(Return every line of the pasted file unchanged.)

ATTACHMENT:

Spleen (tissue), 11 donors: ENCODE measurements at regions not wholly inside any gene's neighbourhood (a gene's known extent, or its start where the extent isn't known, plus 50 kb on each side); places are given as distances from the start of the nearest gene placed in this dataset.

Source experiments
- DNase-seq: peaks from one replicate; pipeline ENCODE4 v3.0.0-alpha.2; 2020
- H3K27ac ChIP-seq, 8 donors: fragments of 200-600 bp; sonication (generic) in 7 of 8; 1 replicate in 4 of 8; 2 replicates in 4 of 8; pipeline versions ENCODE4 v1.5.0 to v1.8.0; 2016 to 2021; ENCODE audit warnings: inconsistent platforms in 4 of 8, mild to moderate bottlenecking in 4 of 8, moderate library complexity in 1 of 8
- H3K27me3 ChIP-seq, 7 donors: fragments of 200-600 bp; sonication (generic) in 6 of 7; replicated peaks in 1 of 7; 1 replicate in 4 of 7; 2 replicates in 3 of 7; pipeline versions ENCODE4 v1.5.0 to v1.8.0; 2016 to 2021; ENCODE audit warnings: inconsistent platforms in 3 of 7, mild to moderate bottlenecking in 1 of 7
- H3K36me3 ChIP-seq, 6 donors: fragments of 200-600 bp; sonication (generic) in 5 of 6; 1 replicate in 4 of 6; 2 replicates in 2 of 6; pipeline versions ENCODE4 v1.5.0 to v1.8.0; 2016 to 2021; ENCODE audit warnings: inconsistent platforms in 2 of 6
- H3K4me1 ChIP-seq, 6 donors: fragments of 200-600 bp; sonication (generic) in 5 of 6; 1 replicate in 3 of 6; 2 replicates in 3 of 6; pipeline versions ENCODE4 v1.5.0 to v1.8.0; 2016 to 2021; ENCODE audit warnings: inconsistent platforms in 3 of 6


Spleen (tissue), 11 donors: ENCODE measurements at regions not wholly inside any gene's neighbourhood (a gene's known extent, or its start where the extent isn't known, plus 50 kb on each side); places are given as distances from the start of the nearest gene placed in this dataset.

Source experiments
- DNase-seq: peaks from one replicate; pipeline ENCODE4 v3.0.0-alpha.2; 2020
- H3K27ac ChIP-seq, 8 donors: fragments of 200-600 bp; sonication (generic) in 7 of 8; 1 replicate in 4 of 8; 2 replicates in 4 of 8; pipeline versions ENCODE4 v1.5.0 to v1.8.0; 2016 to 2021; ENCODE audit warnings: inconsistent platforms in 4 of 8, mild to moderate bottlenecking in 4 of 8, moderate library complexity in 1 of 8
- H3K27me3 ChIP-seq, 7 donors: fragments of 200-600 bp; sonication (generic) in 6 of 7; replicated peaks in 1 of 7; 1 replicate in 4 of 7; 2 replicates in 3 of 7; pipeline versions ENCODE4 v1.5.0 to v1.8.0; 2016 to 2021; ENCODE audit warnings: inconsistent platforms in 3 of 7, mild to moderate bottlenecking in 1 of 7
- H3K36me3 ChIP-seq, 6 donors: fragments of 200-600 bp; sonication (generic) in 5 of 6; 1 replicate in 4 of 6; 2 replicates in 2 of 6; pipeline versions ENCODE4 v1.5.0 to v1.8.0; 2016 to 2021; ENCODE audit warnings: inconsistent platforms in 2 of 6
- H3K4me1 ChIP-seq, 6 donors: fragments of 200-600 bp; sonication (generic) in 5 of 6; 1 replicate in 3 of 6; 2 replicates in 3 of 6; pipeline versions ENCODE4 v1.5.0 to v1.8.0; 2016 to 2021; ENCODE audit warnings: inconsistent platforms in 3 of 6